But the real answer is that the field must come to grips with the fact that we’re losing the race to preserve life as we know it on this planet. The 2010 report, Global Biodiveristy Three, makes it clear – three of the earth’s major ecosystems are tipping into collapse: Coral reefs: business as usual and there will be no coral reefs on planet earth by the end of this century. the Amazon is now a carbon source not sink. And the oceans are acidifying. Climate change is the most proximate challenge, already creating more violent weather, droughts in the horn of Africa where millions of people are now climate refugees. We have to lift from poverty the half of humanity that lives on less than $2 a day, and do so in a way that decarbonizes our economy. 

      The good news is that we have all the technologies we need to do this. Doing this will unleash the greatest prosperity the world has ever know, create jobs and deliver a far higher quality of life.

      This is why I teach at BGI, why we are creating this new MBA in sustainability at Bard, and why I am now typing to you from a hotel room in New York City, rather than sitting on my porch in the Rocky Mountain sunrise over my ranch.

      Let’s do it

  1. Looking back on where we were decades ago, what do you think has been our greatest progression for the environment as a country? What area(s) did you think we’d be better in, but still have a ways to go today?

    1. We’ve made real progress in cleaning our air, in getting the worst of industrial toxins our of our rivers: they no longer catch on fire.

      I would say that the greatest accomplishment is making clear that there is a business case for sustainability. When Walmart and the US Military are pledging to go 100% renewable, we’ve come a long way.But we’ve a long way to go. From ecocatastrophes like the BP spill, to the advent of frankenfoods – GMO crops like Monsanto’s new sweet corn – we continue to pollute our environment and our bodies. Our economy is at risk of collapse from run-ups in the price of oil. We are living in the time of the greatest extinction of species since the dinosaurs died out. As mentioned above, scientific studies like GBO 3, and the Planetary Boundaries work from Stockhold Resilience Center show just how grave our peril is.But we’ve a long way to go. It is profitable now to cut our energy use in half. Cities in Europe are making millions each year selling their excess solar and wind energy. We should be retrofitting all of our cities, buildings, industries. Studies like Next Ten’s in California show that doing this in CA would add over 400,000 new jobs and save the state $76 billion. What are we waiting for?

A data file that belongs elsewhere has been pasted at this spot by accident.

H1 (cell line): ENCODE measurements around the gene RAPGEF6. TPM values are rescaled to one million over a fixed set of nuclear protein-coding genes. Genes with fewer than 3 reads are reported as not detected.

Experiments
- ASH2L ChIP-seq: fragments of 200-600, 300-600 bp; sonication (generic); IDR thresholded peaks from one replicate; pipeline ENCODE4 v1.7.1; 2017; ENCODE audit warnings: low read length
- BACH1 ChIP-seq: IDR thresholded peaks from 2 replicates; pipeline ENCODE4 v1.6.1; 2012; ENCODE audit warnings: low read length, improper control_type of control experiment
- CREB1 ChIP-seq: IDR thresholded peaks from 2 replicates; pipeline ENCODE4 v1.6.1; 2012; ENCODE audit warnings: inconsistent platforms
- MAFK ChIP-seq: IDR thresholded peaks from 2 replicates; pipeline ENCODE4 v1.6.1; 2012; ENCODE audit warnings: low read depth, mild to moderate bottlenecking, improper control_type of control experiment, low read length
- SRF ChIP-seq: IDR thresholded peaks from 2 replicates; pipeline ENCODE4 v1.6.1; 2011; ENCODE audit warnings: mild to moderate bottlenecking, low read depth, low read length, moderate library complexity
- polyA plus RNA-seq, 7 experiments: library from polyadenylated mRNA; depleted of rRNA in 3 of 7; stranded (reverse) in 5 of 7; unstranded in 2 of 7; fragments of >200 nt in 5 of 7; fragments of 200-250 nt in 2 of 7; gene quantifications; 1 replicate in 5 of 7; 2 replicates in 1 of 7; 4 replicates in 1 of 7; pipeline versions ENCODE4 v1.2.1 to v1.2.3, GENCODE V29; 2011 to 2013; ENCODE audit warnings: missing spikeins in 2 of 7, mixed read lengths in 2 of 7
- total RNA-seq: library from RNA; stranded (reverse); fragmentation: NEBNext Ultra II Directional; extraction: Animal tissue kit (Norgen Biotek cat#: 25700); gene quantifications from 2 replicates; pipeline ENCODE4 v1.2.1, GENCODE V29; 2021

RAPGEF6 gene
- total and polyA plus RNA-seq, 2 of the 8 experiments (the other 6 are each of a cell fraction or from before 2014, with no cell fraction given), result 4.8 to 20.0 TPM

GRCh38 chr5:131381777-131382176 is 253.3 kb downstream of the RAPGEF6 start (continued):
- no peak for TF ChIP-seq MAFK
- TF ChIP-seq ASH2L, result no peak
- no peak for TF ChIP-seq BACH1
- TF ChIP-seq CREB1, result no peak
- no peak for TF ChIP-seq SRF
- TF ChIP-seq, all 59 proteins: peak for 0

2. What’s it take to get sustainability really embedded into the DNA of an organization?  Can if be a grassroots effort, or does it have to come from a CEO who “gets it” ?

    1. Hi Matthew, 

      Take a deep look at your life. What is the biggest aspect of your footprint? Act to reduce it. For example, the biggest part of my footprint is my flying: “burning carbon to save the climate.”

      Natural Capitalism is a member of Chicago Climate Exchange, so all of my travel, and all of our office footprint is offset. You can do this too through Carbon Fund. In addition, I weatherized my home, and put a 5 kW solar system on the ranch. 

      For a list of all the things that you can do, see my book, Climate Capitalism, or the forthcoming paperback version: the Way Out: Kickstating Capitalism to Save Our Economic Ass, available mid-April.

      But as my old friend Kate Wolf said, “find what you really care about, and live a life that shows it.”